Can you speak to that programming? I think that’s super because you also mentioned that people give back in more ways than just monetarily. You probably have some volunteer efforts that I’m sure are successful with some of your members, but what does that mean in terms of programming that you’re also then providing back to the community? I saw one that I hope to attend, which was sort of a repair event. Yes. Can you speak more to that?
[00:15:29.590] – Tessa Vierk
Yeah. So in the tool library movement. There’s sort of like a sister or like a sibling movement out there called Repair Movement or Right to Repair or Repair Cafes. Where people are kind of coming together in communities all over the world to encourage repair for all the same reasons that you might expect to help empower people. Help them take care of their things. Help them have a smaller footprint on this planet. We partner with Chicago Public Libraries and this year we’re hosting a repair for a different library branch on the south and west side of Chicago every month. And they’re the cutest events. You should definitely come to Augar. They’re free for anybody in the community to come. They bring their broken things and we have the most amazing, talented volunteers who can sew or fix electronics or do woodworking and help people fix their stuff. And we’re actually really good at it. Our repair rate is really high.
[00:16:25.690] – Garr Punnett
I love that. I’m so excited. So then that sort of sister movement, then the Right to Repair movement. We’ve seen more traction as of late, actually, from a Right to Repair movement. Why do you think that is? Do you think that also is sort of that same covetesque effect where people want to do more with what they have and they want to be less reliant on the typical consumption pattern? How have you seen these sort of both of these movements grow in the last sort of two years?
[00:16:57.430] – Tessa Vierk
I think they’re definitely for the same reasons and we’ve done a little bit of polling with our member base and asked people, why did you join the tool library? Was it to save money? And saving money was a really big answer. I think it was our top answer. But our second most popular answer was people who wanted to participate in a different kind of system than just the straightforward extractive capitalist system. And that really surprised me because I think we used anti capitalist in the question, which felt kind of like strong language for certain people. And I was surprised that resonated with so many people that people wanted, they wanted a different way. And I feel like a lot of people are feeling the pinch of the status quo either with their budget or just with their frustration of not really getting the quality of things that they want the time. People are sick of their things being broken or expensive or having fewer options. So I feel like for all those reasons, people are wanting to have a little more choice and ownership and control over how they live their lives and how they take care of their things.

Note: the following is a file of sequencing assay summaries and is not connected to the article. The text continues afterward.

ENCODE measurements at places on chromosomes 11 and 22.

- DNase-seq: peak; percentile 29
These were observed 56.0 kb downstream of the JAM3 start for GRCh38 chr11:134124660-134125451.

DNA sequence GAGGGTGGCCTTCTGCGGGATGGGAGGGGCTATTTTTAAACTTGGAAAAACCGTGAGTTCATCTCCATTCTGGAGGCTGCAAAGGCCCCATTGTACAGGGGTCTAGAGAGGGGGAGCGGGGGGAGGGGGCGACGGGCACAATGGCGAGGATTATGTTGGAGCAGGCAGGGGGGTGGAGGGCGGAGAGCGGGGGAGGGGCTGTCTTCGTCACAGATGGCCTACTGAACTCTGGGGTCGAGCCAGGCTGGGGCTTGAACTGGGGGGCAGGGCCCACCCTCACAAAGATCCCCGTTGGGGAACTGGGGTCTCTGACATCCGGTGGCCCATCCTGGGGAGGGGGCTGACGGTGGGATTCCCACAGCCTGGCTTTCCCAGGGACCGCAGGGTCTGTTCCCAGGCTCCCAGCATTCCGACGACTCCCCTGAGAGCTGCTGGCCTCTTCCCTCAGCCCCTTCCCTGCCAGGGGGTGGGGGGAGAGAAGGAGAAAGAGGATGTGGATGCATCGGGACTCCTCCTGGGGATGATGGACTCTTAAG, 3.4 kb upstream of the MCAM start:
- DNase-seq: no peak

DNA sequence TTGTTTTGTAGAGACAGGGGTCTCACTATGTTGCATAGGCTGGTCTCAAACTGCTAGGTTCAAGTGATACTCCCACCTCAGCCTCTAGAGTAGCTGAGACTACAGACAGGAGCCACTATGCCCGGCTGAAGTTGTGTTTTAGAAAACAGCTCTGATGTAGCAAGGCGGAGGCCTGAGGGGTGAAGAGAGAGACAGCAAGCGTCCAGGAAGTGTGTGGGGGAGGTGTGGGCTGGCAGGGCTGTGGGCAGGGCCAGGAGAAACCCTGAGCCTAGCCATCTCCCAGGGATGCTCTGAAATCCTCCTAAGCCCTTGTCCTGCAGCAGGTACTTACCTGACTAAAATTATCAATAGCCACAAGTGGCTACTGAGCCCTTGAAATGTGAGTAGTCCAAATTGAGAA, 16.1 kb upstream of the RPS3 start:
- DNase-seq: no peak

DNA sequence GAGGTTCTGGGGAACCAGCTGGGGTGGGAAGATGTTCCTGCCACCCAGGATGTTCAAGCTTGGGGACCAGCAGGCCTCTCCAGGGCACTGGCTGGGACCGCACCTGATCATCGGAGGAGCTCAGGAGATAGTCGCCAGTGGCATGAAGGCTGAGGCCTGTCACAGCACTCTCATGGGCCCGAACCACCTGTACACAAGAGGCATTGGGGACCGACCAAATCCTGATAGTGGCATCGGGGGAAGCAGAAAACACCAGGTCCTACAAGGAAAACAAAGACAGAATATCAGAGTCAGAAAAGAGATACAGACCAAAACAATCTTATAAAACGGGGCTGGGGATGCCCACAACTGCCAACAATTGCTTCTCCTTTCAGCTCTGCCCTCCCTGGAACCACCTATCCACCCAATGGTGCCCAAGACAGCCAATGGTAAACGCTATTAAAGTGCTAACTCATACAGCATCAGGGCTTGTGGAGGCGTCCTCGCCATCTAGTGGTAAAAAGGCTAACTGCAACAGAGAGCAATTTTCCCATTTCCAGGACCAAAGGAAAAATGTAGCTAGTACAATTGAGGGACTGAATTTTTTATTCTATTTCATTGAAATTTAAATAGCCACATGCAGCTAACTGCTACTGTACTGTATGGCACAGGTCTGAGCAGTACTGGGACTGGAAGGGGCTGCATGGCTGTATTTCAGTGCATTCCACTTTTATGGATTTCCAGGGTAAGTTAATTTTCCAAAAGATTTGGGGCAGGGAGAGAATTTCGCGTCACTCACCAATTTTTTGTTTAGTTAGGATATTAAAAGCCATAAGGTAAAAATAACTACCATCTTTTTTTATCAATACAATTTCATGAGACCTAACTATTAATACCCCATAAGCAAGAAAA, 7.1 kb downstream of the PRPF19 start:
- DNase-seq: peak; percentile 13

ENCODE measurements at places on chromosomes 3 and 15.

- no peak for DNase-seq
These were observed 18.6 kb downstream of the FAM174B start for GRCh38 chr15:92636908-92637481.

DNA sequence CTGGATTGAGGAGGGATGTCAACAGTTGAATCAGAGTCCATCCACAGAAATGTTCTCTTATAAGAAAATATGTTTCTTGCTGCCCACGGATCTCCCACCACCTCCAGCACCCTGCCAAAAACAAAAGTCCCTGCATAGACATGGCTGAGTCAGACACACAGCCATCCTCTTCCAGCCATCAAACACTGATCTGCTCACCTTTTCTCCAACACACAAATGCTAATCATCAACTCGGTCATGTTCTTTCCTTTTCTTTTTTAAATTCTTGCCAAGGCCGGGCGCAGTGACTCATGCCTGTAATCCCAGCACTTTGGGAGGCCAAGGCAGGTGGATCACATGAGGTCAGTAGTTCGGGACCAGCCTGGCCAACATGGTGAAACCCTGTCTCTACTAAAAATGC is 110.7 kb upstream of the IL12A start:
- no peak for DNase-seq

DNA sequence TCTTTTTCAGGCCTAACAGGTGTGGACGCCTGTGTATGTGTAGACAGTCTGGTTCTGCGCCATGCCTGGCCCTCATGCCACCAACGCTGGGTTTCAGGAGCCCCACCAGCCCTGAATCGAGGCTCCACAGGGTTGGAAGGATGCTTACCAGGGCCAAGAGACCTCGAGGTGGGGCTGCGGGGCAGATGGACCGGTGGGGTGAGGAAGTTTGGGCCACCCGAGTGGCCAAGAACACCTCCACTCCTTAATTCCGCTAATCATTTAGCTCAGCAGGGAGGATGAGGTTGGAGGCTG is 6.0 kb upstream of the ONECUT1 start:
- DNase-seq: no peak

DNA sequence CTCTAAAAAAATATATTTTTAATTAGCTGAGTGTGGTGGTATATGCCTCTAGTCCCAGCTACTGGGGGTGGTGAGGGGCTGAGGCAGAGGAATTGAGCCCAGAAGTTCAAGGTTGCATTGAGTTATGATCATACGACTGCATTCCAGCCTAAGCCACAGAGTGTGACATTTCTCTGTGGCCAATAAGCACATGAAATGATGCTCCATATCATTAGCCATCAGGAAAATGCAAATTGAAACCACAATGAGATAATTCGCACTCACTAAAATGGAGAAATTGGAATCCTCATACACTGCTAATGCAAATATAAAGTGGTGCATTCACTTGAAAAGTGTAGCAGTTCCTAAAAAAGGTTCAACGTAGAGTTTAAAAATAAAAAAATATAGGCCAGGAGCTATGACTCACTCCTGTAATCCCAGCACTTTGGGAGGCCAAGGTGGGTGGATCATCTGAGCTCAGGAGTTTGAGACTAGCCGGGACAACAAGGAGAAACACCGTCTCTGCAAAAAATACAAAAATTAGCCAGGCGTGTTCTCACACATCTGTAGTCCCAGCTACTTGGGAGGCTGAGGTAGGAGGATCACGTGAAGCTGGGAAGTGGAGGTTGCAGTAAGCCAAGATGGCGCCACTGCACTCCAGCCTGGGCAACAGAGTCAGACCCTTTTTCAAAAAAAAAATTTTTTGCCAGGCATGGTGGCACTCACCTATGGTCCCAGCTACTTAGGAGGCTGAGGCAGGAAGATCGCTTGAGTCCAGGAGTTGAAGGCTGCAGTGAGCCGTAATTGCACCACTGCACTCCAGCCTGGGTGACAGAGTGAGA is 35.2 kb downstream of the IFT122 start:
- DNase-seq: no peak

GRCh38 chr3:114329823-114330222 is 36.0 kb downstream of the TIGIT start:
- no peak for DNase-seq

[00:18:02.650] – Garr Punnett
I like that choice aspect. This resonates with all of us, especially in this room on this podcast, where when you buy something that’s so expensive to have it then fail you so early to then have no options to recapture that value and then be forced to either buy another brand or spend money on another product or do whatever it is to get that original utility back. That’s a frustrating cycle. And so it is. I think. To your point. It’s definitely a part of that movement of saying. No. We want to take the agency back as consumers in order to really secure our lives and secure the spaces that we protect and we actually almost are proud of in that way. Where I think there’s so much pride built into what I see from your membership base and the expansion here in Chicago that that’s so important to keep giving people that agency and that pride and that resiliency for that type of program 100%.
[00:19:04.100] – Tessa Vierk
And we’re really working with people in all these ways in their daily lives. I’m sure the circular economy concept is industrial, it’s global, it’s all these things. But where the tool library and where repair fairs and repair cafes live is just helping promote and normalize and make accessible these concepts in people’s daily lives and just showing a better way. Like a way that communities of our future can look better. Can feel better and just be stronger. Give people more skills. More tools. Literally and figuratively. So that people can have that pride. The dignity of taking care of your home or learning a new skill without spending a ton of money for expensive trade school or a ton of materials that you might not use long term. So it’s common sense and people know it is. And so people respond very positively.
[00:20:03.630] – Garr Punnett
What would you say is the language that people most respond to? We have challenges using circular economy in average language or at least in our marketing because it can kind of wash over people. People are like, I don’t know what that is it seems intimidating, but I get the sharing thing. The sharing I understand. Do you guys ever use that type of language? Or how do you introduce sharing and then broader concepts to sort of your neighborhood or consumer base?